Electrically Evoked Whole Nerve Action Potentials in Ineraid Cochlear Implant Users: Responses to Different Stimulating Electrode Configurations and Comparison to Psychophysical Responses Electrically evoked whole nerve action potentials (EAP) have been recorded from 20 Ineraid cochlear implant users in response to bipolar and/or monopolar electrical stimulation of the cochlea. EAP growth functions and refractory recovery functions were obtained for a variety of different stimulating conditions. Where possible, parallel psychophysical experiments were conducted ... Research Article
Research Article  |   June 01, 1996
Electrically Evoked Whole Nerve Action Potentials in Ineraid Cochlear Implant Users: Responses to Different Stimulating Electrode Configurations and Comparison to Psychophysical Responses
 
Author Affiliations & Notes
  • Carolyn J. Brown
    Department of Otolaryngology Head and Neck Surgery, University of Iowa, Iowa City
  • Paul J. Abbas
    Department of Otolaryngology Head and Neck Surgery and Department of Speech Pathology and Audiology, University of Iowa, Iowa City
  • James Borland
    Department of Otolaryngology Head and Neck Surgery, University of Iowa, Iowa City
  • Michael R. Bertschy
    Department of Otolaryngology Head and Neck Surgery, University of Iowa, Iowa City
  • Contact author: Carolyn J. Brown, PhD, Department of Otolaryngology, Head and Neck Surgery, University of Iowa, 200 Hawkins Drive #E230 GH, Iowa City, IA 52242.
    Contact author: Carolyn J. Brown, PhD, Department of Otolaryngology, Head and Neck Surgery, University of Iowa, 200 Hawkins Drive #E230 GH, Iowa City, IA 52242.×
Article Information
Hearing & Speech Perception / Hearing Aids, Cochlear Implants & Assistive Technology / Hearing / Research Articles
Research Article   |   June 01, 1996
Electrically Evoked Whole Nerve Action Potentials in Ineraid Cochlear Implant Users: Responses to Different Stimulating Electrode Configurations and Comparison to Psychophysical Responses
Journal of Speech, Language, and Hearing Research, June 1996, Vol. 39, 453-467. doi:10.1044/jshr.3903.453
History: Received May 22, 1995 , Accepted January 5, 1996
 
Journal of Speech, Language, and Hearing Research, June 1996, Vol. 39, 453-467. doi:10.1044/jshr.3903.453
History: Received May 22, 1995; Accepted January 5, 1996

Electrically evoked whole nerve action potentials (EAP) have been recorded from 20 Ineraid cochlear implant users in response to bipolar and/or monopolar electrical stimulation of the cochlea. EAP growth functions and refractory recovery functions were obtained for a variety of different stimulating conditions. Where possible, parallel psychophysical experiments were conducted that measured the just detectable increment in stimulus current level (JND), forward-masking functions, and detection thresholds for a range of different stimuli. Variations in EAP threshold, slope of the EAP growth function, and the rate of recovery of the EAP from the refractory state were observed both across subjects for a given place and by mode of stimulation (bipolar versus monopolar), as well as across electrodes within a subject. A poor correlation between slope of the EAP growth functions and current JNDs was obtained. However, good correlations were observed between EAP threshold and psychophysical detection threshold and between the EAP refractory recovery functions and the psychophysical forward-masking functions. Our interpretation of these findings is that these particular physiological measures are related to the excitability of the auditory nerve to electrical stimulation and further that these measures are related to performance of cochlear implant patients on listening tasks. Consequently, such information may prove to be useful in adjusting the stimulation parameters of the cochlear implant speech processor in order to maximize an individual’s performance with the device.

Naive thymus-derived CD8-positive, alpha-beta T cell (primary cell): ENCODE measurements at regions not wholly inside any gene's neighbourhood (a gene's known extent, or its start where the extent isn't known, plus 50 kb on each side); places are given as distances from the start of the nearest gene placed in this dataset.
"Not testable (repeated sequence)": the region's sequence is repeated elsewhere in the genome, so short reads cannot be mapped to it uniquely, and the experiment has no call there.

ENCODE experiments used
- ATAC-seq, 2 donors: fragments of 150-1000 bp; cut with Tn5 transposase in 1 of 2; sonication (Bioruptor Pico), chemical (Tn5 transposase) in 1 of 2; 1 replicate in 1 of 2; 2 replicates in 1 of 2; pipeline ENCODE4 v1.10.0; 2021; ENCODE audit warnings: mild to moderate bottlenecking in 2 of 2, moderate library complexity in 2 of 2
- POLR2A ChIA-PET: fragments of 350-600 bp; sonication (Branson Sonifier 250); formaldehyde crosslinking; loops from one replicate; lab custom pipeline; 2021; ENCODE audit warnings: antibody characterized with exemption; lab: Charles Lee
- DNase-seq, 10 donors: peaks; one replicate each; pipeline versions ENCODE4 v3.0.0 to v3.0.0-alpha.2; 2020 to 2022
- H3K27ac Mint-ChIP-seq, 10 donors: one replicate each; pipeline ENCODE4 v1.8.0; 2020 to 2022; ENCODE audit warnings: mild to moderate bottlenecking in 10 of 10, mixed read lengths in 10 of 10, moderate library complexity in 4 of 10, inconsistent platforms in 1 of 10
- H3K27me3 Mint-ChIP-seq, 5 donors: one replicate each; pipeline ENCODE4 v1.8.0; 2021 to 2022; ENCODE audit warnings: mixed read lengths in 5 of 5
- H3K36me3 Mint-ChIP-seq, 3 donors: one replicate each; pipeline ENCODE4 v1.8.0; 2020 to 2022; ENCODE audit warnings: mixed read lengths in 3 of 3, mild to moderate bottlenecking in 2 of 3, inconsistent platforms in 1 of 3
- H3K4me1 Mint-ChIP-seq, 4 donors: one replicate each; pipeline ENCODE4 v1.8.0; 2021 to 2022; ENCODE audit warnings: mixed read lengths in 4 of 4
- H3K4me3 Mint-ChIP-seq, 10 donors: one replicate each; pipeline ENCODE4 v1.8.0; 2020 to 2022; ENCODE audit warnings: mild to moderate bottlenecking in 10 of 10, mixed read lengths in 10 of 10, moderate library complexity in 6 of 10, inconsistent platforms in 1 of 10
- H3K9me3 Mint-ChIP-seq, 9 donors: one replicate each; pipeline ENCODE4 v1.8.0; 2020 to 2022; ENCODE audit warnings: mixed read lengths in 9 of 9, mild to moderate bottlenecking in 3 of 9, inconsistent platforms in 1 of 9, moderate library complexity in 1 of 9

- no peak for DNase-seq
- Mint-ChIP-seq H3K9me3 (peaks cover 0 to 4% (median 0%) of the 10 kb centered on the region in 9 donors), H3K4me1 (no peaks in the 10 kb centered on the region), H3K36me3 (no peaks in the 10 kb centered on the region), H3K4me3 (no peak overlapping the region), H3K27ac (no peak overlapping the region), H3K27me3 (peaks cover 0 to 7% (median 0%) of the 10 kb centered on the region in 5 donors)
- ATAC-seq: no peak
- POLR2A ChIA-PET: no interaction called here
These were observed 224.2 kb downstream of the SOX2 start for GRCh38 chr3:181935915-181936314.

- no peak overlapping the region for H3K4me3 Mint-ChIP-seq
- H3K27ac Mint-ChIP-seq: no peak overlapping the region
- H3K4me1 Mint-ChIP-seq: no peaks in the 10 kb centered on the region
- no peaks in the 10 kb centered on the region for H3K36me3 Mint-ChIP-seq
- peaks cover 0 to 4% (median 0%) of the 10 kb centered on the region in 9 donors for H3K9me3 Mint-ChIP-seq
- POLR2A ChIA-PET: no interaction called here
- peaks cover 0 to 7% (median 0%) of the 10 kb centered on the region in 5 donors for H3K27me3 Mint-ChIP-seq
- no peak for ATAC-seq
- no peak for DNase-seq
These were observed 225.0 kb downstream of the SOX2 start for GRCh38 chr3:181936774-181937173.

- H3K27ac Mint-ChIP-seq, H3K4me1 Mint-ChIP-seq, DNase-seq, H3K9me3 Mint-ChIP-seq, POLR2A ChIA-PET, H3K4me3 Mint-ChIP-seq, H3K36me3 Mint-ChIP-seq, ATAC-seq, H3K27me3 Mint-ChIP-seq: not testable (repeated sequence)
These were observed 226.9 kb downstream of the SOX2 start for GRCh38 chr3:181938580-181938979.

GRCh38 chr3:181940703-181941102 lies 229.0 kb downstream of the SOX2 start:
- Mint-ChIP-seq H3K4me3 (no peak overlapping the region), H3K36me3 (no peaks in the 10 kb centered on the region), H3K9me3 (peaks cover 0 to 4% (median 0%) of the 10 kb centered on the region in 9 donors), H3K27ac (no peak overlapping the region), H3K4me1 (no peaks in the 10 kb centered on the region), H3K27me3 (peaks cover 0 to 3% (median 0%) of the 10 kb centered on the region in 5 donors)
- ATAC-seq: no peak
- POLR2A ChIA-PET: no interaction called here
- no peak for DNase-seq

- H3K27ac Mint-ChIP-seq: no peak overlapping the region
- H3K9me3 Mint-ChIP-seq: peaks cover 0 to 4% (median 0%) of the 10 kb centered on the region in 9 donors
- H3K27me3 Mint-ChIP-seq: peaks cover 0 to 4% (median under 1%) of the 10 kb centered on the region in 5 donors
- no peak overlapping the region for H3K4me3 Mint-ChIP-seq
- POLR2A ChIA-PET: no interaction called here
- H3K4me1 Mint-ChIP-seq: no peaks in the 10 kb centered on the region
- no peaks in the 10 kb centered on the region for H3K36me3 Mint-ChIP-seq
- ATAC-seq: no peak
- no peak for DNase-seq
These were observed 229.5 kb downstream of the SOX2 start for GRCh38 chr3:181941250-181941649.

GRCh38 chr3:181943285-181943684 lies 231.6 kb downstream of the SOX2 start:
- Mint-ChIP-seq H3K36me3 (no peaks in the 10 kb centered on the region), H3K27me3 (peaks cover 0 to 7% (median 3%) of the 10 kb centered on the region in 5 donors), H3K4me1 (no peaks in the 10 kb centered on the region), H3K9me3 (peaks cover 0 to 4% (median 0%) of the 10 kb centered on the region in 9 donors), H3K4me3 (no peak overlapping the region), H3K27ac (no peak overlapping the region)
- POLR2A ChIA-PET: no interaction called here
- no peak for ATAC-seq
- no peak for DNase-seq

Acknowledgments
This research was supported, in part, by research grant DC00242 from the National Institutes of Health/NIDCD; grant RR59 from the General Clinical Research Centers Program, Division of Research Resources, NIH; and the Iowa Lions Sight and Hearing Foundation. The authors wish to thank George Woodworth for performing the statistical analyses.
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